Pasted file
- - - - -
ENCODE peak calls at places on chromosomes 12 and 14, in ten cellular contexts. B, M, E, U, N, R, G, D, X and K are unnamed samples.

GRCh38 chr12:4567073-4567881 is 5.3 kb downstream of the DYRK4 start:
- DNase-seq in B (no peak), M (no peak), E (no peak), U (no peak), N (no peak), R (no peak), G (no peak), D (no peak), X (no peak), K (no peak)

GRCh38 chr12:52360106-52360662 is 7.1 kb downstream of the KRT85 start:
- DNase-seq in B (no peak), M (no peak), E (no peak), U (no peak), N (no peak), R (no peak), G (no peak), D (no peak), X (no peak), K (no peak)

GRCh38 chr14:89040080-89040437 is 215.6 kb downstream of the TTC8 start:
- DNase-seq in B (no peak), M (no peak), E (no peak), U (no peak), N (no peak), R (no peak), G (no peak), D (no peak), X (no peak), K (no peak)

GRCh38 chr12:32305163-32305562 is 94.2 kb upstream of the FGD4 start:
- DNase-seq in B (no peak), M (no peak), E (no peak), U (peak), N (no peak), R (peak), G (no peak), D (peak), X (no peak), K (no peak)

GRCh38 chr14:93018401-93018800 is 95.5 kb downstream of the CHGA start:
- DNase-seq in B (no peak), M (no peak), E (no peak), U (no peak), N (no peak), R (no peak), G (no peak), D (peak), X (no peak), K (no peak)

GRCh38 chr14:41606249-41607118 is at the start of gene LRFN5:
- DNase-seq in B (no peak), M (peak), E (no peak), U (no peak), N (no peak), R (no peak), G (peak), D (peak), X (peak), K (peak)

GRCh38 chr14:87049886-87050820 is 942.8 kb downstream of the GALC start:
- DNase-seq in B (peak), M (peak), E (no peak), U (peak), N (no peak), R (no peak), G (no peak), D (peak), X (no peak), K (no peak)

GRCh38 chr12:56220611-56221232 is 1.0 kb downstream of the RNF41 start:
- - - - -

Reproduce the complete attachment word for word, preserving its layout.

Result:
ENCODE peak calls at places on chromosomes 12 and 14, in ten cellular contexts. B, M, E, U, N, R, G, D, X and K are unnamed samples.

GRCh38 chr12:4567073-4567881 is 5.3 kb downstream of the DYRK4 start:
- DNase-seq in B (no peak), M (no peak), E (no peak), U (no peak), N (no peak), R (no peak), G (no peak), D (no peak), X (no peak), K (no peak)

GRCh38 chr12:52360106-52360662 is 7.1 kb downstream of the KRT85 start:
- DNase-seq in B (no peak), M (no peak), E (no peak), U (no peak), N (no peak), R (no peak), G (no peak), D (no peak), X (no peak), K (no peak)

GRCh38 chr14:89040080-89040437 is 215.6 kb downstream of the TTC8 start:
- DNase-seq in B (no peak), M (no peak), E (no peak), U (no peak), N (no peak), R (no peak), G (no peak), D (no peak), X (no peak), K (no peak)

GRCh38 chr12:32305163-32305562 is 94.2 kb upstream of the FGD4 start:
- DNase-seq in B (no peak), M (no peak), E (no peak), U (peak), N (no peak), R (peak), G (no peak), D (peak), X (no peak), K (no peak)

GRCh38 chr14:93018401-93018800 is 95.5 kb downstream of the CHGA start:
- DNase-seq in B (no peak), M (no peak), E (no peak), U (no peak), N (no peak), R (no peak), G (no peak), D (peak), X (no peak), K (no peak)

GRCh38 chr14:41606249-41607118 is at the start of gene LRFN5:
- DNase-seq in B (no peak), M (peak), E (no peak), U (no peak), N (no peak), R (no peak), G (peak), D (peak), X (peak), K (peak)

GRCh38 chr14:87049886-87050820 is 942.8 kb downstream of the GALC start:
- DNase-seq in B (peak), M (peak), E (no peak), U (peak), N (no peak), R (no peak), G (no peak), D (peak), X (no peak), K (no peak)

GRCh38 chr12:56220611-56221232 is 1.0 kb downstream of the RNF41 start: